Formal schooling at the elementary, secondary, and tertiary levels has expanded during the 20th century in Korea, leading to the remarkable human capital accumulation that enabled rapid economic growth. However, gender bias existed in the early rise of formal schooling, which lasted until the early-1960s at the elementary level and the 1980s in the secondary level. The gender bias in tertiary education persists today, showing a female-to-male student ratio of 0.684 in 2016. Analyzing both the administrative data and Census micro samples, factors that affected the decline of gender bias in formal schooling in the 20thcentury Korea are discussed. Besides the changes in the labor market conditions for women, the significant role of intra-household resource allocation across siblings is also recognized by the empirical analysis.

Missionaries, Markets and Marriage: Gender Inequality and Elite Formation in Colonial British Africa

Felix Meier zu Selhausen, Jacob Weisdorf

Protestant missionary activities in colonial Africa have been praised for their comparatively benign effects on current African development, it remains an open question to what extent both African men and women were able to benefit from these developments during colonial times?In this paper we reconstruct the social and economic lives of 22,000 African men and women (1860-1960) using Christian marriage registers from seven major cities in colonial British East and West Africa to investigate long-term trends and determinants of African gender inequality. We find that (i) mission schooling served men to access formal and elite positions within the newly class-stratified colonial economy, while Victorian ideologies of Christian missions prepared women as “homemakers” and to marry elite men, (ii) limiting women’s economic opportunities and steeply increasing gender inequality in skilled and wage labour markets, (iii) that only started to converge around World War II with women increasingly entering formal careers.

Protestant missionary activities in colonial Africa have been praised for their comparatively benign effects on current African development, it remains an open question to what extent both African men and women were able to benefit from these developments during colonial times?In this paper we reconstruct the social and economic lives of 22,000 African men and women (1860-1960) using Christian marriage registers from seven major cities in colonial British East and West Africa to investigate long-term trends and determinants of African gender inequality. We find that (i) mission schooling served men to access formal and elite positions within the newly class-stratified colonial economy, while Victorian ideologies of Christian missions prepared women as “homemakers” and to marry elite men, (ii) limiting women’s economic opportunities and steeply increasing gender inequality in skilled and wage labour markets, (iii) that only started to converge around World War II with women increasingly entering formal careers.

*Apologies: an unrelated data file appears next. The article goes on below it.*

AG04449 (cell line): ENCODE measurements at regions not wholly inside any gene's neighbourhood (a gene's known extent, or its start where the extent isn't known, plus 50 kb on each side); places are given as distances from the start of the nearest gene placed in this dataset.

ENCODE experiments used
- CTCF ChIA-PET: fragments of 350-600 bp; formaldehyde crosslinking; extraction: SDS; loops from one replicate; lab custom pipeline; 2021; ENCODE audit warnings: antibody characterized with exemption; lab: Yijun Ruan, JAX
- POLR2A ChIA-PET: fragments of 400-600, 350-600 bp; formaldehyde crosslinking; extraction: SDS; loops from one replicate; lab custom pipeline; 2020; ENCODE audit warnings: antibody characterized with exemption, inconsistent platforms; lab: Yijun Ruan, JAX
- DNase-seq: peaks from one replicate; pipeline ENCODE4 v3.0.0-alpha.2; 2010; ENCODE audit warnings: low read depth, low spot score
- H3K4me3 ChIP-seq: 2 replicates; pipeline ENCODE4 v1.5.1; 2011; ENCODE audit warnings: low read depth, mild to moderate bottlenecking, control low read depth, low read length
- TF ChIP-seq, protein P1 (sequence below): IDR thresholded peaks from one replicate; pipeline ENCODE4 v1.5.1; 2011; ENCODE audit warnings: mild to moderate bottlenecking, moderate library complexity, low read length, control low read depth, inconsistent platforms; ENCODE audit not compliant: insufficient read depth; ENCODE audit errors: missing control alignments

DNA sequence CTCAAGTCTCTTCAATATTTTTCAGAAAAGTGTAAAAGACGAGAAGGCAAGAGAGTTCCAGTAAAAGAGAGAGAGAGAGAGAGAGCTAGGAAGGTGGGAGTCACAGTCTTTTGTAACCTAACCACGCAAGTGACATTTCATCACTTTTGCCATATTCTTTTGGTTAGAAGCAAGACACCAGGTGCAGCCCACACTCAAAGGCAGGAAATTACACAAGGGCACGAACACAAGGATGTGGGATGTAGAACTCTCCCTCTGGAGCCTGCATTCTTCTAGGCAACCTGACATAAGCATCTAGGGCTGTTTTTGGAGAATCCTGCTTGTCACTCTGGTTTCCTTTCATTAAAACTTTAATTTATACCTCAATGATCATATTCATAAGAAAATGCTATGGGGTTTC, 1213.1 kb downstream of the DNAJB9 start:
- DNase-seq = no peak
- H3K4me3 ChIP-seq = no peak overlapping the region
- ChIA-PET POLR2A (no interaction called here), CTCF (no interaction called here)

The women participation in the labor market explained by demographic and social variables: the case of Latin America

Silvana Maubrigades

The main goal of this paper is to describe the evolution of the women participation in the labor market in Latin America, based on the linkage between demographic indicators (age at marriage and fertility) and socio-demographic (urbanization and education). We work with secondary sources and analyze the period 1950-2010 in all Latin American countries. The region shows a very heterogeneous and complex process of demographic transition. While at 1950 the fertility levels are already low in Uruguay and Argentina (around 3 children per woman), the rest of the countries in the region have values exceed 6 children per woman. Even at the end of the century, countries as Paraguay, Guatemala and Honduras remain with levels of 4 children per women. Brazil and Mexico, instead, are remarkable for the fast decline in the fertility rate between 1980 and 2000. This paper shows the linkage between fertility decline and women participation in...

The main goal of this paper is to describe the evolution of the women participation in the labor market in Latin America, based on the linkage between demographic indicators (age at marriage and fertility) and socio-demographic (urbanization and education). We work with secondary sources and analyze the period 1950-2010 in all Latin American countries. The region shows a very heterogeneous and complex process of demographic transition. While at 1950 the fertility levels are already low in Uruguay and Argentina (around 3 children per woman), the rest of the countries in the region have values exceed 6 children per woman. Even at the end of the century, countries as Paraguay, Guatemala and Honduras remain with levels of 4 children per women. Brazil and Mexico, instead, are remarkable for the fast decline in the fertility rate between 1980 and 2000. This paper shows the linkage between fertility decline and women participation in the labor market and the impact of the urbanization and education rate in this process.